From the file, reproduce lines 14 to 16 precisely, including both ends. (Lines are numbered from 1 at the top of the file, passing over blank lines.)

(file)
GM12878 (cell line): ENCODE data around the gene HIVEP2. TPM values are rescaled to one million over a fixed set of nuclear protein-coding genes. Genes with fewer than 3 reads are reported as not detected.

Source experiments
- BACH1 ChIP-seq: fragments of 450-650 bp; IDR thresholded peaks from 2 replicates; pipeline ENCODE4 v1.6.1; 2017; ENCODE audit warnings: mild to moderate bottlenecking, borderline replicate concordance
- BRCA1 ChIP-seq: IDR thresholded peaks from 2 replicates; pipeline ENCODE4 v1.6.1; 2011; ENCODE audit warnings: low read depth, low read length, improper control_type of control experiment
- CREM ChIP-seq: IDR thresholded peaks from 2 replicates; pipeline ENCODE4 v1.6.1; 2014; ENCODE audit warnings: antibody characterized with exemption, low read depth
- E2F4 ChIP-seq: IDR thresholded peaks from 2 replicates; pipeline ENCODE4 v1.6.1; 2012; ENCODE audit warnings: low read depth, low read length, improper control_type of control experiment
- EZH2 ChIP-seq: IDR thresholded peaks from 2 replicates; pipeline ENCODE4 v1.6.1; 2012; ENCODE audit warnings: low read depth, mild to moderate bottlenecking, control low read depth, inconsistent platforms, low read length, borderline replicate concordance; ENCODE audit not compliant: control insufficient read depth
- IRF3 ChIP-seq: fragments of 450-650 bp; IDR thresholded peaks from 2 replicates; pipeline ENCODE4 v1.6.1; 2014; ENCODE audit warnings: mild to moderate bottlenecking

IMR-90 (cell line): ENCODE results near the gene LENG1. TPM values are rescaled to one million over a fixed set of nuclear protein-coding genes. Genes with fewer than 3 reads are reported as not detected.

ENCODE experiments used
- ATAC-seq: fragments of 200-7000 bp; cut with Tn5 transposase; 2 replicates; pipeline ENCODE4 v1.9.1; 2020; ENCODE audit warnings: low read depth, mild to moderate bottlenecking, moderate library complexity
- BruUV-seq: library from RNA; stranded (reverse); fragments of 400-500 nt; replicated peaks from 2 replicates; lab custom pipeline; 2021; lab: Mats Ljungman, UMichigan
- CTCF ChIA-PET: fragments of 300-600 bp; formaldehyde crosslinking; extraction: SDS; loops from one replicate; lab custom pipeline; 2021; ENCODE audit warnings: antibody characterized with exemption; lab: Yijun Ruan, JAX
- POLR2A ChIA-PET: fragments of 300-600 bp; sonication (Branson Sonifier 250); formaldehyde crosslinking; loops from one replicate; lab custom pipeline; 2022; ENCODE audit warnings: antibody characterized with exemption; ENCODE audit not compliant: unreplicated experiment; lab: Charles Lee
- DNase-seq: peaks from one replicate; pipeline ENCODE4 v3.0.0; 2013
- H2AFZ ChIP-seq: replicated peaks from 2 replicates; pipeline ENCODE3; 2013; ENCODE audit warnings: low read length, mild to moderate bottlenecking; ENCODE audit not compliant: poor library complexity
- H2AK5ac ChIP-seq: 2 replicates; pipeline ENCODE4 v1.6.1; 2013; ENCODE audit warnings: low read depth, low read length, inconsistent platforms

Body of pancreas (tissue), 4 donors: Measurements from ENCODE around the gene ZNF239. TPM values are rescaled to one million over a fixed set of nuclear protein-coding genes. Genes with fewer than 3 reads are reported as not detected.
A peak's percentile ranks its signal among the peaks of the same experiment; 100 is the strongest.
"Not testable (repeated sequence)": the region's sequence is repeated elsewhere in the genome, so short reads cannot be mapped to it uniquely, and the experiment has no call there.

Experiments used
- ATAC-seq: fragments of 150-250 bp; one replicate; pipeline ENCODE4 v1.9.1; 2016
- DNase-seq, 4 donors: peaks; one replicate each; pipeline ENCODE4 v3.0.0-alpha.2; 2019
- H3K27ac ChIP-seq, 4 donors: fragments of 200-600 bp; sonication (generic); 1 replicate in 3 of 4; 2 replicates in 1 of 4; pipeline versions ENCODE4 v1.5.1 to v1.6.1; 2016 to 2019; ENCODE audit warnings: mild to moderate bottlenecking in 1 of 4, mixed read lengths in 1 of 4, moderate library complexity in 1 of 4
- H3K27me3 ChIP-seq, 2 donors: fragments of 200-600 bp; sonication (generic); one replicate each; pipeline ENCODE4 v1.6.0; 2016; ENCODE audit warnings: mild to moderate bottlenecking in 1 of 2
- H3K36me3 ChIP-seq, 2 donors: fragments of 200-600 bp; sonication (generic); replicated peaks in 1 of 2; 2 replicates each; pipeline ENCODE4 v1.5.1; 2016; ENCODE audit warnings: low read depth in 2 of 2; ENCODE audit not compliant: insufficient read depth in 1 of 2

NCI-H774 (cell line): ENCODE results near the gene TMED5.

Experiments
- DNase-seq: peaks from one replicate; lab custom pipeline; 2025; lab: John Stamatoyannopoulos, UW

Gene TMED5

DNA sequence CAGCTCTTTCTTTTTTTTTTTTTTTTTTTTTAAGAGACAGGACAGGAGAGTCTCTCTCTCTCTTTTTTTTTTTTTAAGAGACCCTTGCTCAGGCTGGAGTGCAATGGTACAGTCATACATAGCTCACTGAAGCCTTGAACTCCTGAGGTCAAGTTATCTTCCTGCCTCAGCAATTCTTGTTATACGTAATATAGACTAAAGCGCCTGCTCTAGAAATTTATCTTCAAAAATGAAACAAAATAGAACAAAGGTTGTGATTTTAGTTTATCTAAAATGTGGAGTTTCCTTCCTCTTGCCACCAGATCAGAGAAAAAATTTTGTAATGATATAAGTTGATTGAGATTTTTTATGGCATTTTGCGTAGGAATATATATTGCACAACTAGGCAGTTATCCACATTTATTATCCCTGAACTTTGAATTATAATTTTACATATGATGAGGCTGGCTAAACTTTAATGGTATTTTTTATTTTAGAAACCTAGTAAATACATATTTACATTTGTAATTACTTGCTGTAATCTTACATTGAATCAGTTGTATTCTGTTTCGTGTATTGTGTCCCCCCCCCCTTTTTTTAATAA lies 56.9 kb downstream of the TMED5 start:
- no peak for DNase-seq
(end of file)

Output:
- POLR2A ChIA-PET: fragments of 300-600 bp; sonication (Branson Sonifier 250); formaldehyde crosslinking; loops from one replicate; lab custom pipeline; 2022; ENCODE audit warnings: antibody characterized with exemption; ENCODE audit not compliant: unreplicated experiment; lab: Charles Lee
- DNase-seq: peaks from one replicate; pipeline ENCODE4 v3.0.0; 2013
- H2AFZ ChIP-seq: replicated peaks from 2 replicates; pipeline ENCODE3; 2013; ENCODE audit warnings: low read length, mild to moderate bottlenecking; ENCODE audit not compliant: poor library complexity